The latest issue of Area looks back on a “path-breaking”, “agenda-setting” and “world-changing” geographical paper from 1987, as part of its Classics Revisited series.
Professor Chris Philo, now a leading geographer, reflects upon one of his first academic papers: ‘Not at our seaside’. The paper was published in Area, one of the Society’s journals that remains geared towards early career researchers and innovative research.
“It kind of all started here,” Chris says. The short article stands out among his other papers of the time because it “reflected a cluster of ideas, issues and literatures that initially set my compass for many years of scholarly enquiry.”
The paper presented a historical study of local opposition to mental health services, specifically a ‘seaside residence for the insane’ at Exmouth. The paper explored significant contemporary issues of NIMBYism through historical examples of the Victorian era.
By revisiting this classic, written at the time by a PhD student, we gain insight into the ideas that proved influential for many established geographers today.
“Reading this paper has led to autobiographical reflection,” writes Professor Tim Cresswell in his commentary, published alongside Chris’ paper “I had no idea who Philo was… I guess, however that we were reading some of the same things [Michel Foucault, Peter Jackson, Denis Cosgrove].”
Indeed, leafing through old drafts – which he still keeps in his Glasgow office – Chris admits to feeling “a touch melancholic, recalling a much younger ‘me’, eager, excited and looking forward to making my academic mark.”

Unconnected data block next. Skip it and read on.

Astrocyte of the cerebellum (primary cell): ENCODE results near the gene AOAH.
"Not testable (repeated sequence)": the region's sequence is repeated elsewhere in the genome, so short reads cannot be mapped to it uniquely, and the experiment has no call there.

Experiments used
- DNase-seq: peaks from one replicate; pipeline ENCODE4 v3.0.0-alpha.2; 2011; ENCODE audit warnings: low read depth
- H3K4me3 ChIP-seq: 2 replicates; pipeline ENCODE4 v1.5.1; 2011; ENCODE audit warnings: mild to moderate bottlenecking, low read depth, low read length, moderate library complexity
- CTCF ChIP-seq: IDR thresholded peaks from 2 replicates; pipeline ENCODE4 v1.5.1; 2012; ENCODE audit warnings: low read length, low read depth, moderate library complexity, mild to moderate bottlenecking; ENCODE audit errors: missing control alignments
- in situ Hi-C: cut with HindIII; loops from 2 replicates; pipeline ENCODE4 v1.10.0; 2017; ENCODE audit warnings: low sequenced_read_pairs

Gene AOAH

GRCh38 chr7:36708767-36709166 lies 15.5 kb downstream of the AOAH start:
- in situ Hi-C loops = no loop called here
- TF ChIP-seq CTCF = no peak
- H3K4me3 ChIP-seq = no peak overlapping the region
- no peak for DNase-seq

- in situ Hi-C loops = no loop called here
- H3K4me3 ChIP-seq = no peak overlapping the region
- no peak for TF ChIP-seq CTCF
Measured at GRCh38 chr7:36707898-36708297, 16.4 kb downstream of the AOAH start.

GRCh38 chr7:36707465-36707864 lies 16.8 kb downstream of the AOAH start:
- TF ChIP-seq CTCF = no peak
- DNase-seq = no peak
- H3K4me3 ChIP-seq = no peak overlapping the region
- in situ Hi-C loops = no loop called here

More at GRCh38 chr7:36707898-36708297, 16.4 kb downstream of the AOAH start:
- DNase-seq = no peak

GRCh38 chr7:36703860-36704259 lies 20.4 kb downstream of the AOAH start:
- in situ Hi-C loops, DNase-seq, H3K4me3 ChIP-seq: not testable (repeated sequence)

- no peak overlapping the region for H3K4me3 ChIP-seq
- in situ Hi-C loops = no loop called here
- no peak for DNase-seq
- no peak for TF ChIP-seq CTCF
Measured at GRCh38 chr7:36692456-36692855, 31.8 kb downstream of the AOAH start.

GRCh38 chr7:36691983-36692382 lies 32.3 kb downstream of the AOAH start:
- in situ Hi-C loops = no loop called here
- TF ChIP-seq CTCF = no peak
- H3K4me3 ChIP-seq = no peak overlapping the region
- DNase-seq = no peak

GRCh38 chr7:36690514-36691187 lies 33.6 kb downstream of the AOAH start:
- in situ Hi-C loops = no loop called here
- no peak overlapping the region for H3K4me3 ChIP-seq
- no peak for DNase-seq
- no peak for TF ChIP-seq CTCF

And ‘Not at our seaside’ certainly made its mark. Professor Mark Whitehead’s commentary even goes as far to call it “a mother ship” for the research imperatives of historical geography.
Area today continues to encourage, support and publish early career researchers – the leading geographical lights of the future.
Paul Brown talks with Cumbrian students about the challenges and opportunities presented by COP26 and how geography has shaped his life.
19 November 2021
The Society’s Climate Change Research Group has launched a competition seeking the most effective, original and engaging ways to encourage action on climate change.
25 September 2020
Across the globe there is a shortfall in microchips which is having a huge knock-on effect in manufacturing and the tech industry
We visit the University of Birmingham to speak to Professor of Atmospheric Science, Rob MacKenzie and Professor of Life Sciences, Jeremy Pritchard
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